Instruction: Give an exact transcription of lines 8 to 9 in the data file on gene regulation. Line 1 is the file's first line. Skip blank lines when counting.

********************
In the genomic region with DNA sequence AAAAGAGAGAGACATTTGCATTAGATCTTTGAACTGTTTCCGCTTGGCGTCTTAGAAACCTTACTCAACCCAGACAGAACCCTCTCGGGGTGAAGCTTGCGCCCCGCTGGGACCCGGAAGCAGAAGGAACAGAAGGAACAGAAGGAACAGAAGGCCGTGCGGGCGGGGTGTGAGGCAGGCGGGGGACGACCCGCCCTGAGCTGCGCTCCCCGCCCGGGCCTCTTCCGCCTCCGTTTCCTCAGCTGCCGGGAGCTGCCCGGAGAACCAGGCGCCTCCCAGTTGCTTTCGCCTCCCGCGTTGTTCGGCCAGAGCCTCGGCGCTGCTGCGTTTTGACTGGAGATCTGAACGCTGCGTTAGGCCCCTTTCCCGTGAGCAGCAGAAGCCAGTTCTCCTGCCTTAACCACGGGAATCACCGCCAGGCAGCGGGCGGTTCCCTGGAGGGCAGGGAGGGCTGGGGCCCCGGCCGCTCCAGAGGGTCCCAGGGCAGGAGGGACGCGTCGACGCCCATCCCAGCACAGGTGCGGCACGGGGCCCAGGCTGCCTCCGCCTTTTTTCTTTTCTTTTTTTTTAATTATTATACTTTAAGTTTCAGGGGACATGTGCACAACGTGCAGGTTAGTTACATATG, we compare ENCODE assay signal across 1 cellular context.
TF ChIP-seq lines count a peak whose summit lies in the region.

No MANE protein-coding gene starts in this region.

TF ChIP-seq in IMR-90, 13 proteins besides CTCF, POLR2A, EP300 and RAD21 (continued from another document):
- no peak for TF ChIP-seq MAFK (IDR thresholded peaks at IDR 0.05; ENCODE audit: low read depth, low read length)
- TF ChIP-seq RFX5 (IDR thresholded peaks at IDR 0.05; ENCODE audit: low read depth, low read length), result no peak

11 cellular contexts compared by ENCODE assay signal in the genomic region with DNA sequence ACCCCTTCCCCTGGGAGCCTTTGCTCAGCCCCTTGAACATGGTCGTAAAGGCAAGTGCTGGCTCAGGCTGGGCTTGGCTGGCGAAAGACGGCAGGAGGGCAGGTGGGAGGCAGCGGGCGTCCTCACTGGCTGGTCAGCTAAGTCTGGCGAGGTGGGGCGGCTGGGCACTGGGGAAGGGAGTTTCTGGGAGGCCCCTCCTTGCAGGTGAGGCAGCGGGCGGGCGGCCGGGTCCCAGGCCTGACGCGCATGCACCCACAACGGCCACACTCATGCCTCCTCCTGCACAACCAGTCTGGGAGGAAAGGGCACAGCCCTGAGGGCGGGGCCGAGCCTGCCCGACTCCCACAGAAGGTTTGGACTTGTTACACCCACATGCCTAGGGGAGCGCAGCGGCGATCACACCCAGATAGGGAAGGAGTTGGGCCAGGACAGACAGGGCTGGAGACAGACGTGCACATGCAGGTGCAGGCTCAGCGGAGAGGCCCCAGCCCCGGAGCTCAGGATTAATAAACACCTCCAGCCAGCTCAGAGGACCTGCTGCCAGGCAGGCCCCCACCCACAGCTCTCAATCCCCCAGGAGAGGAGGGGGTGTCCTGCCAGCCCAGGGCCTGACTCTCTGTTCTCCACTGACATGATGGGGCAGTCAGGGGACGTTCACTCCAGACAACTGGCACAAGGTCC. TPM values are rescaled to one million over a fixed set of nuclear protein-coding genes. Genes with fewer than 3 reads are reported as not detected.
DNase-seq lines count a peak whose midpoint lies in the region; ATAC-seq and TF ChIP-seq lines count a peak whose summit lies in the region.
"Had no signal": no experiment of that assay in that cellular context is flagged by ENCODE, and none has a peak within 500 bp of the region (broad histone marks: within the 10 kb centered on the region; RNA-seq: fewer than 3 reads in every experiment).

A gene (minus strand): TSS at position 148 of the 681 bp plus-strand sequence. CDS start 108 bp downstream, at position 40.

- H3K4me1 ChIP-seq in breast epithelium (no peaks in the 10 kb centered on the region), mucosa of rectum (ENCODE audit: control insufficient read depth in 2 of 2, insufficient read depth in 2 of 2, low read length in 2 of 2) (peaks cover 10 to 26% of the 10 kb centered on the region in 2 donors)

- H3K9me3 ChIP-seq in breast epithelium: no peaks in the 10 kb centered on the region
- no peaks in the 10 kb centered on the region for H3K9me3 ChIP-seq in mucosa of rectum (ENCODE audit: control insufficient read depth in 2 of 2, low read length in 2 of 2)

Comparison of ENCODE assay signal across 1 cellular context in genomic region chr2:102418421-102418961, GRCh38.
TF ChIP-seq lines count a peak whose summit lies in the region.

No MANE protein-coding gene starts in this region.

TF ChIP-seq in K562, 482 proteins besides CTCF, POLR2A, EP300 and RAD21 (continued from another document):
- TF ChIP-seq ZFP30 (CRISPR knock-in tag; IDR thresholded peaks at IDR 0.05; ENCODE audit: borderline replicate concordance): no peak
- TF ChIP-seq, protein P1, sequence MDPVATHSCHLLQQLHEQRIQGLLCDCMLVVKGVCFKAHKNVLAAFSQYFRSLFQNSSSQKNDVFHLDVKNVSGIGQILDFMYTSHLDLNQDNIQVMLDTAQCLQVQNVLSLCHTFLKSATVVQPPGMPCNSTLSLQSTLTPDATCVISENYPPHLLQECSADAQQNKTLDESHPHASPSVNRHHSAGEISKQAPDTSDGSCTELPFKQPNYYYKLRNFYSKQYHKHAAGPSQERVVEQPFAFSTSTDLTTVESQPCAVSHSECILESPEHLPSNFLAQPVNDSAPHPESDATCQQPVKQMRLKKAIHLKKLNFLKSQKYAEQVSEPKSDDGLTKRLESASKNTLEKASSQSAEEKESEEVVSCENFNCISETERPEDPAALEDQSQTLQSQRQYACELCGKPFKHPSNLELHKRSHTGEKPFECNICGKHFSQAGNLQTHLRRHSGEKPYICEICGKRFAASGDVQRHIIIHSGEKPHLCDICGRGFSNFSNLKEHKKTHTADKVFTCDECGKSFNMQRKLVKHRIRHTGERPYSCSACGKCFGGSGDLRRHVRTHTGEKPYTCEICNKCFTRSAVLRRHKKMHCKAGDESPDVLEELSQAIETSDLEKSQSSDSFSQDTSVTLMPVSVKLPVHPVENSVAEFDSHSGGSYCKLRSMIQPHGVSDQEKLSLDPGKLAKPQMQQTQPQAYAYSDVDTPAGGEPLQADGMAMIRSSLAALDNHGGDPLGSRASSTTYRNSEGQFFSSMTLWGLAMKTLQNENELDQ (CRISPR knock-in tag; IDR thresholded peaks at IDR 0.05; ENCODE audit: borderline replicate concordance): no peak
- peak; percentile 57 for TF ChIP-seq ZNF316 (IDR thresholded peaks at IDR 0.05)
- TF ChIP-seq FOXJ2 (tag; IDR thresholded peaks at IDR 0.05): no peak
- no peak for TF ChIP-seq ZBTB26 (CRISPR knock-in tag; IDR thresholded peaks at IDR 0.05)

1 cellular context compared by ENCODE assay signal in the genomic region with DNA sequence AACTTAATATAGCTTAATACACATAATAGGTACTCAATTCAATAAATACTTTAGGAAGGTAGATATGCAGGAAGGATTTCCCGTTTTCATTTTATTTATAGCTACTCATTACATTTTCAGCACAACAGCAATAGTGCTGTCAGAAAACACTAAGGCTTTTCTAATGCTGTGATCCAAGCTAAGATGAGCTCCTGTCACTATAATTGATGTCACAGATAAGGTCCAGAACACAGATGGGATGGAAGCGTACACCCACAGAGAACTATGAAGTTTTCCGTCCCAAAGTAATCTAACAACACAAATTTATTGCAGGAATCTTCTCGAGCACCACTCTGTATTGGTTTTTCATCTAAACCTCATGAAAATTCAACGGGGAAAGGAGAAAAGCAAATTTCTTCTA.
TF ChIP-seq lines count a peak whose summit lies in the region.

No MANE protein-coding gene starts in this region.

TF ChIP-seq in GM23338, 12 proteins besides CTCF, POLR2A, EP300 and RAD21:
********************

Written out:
DNase-seq lines count a peak whose midpoint lies in the region; ATAC-seq and TF ChIP-seq lines count a peak whose summit lies in the region.
"Had no signal": no experiment of that assay in that cellular context is flagged by ENCODE, and none has a peak within 500 bp of the region (broad histone marks: within the 10 kb centered on the region; RNA-seq: fewer than 3 reads in every experiment).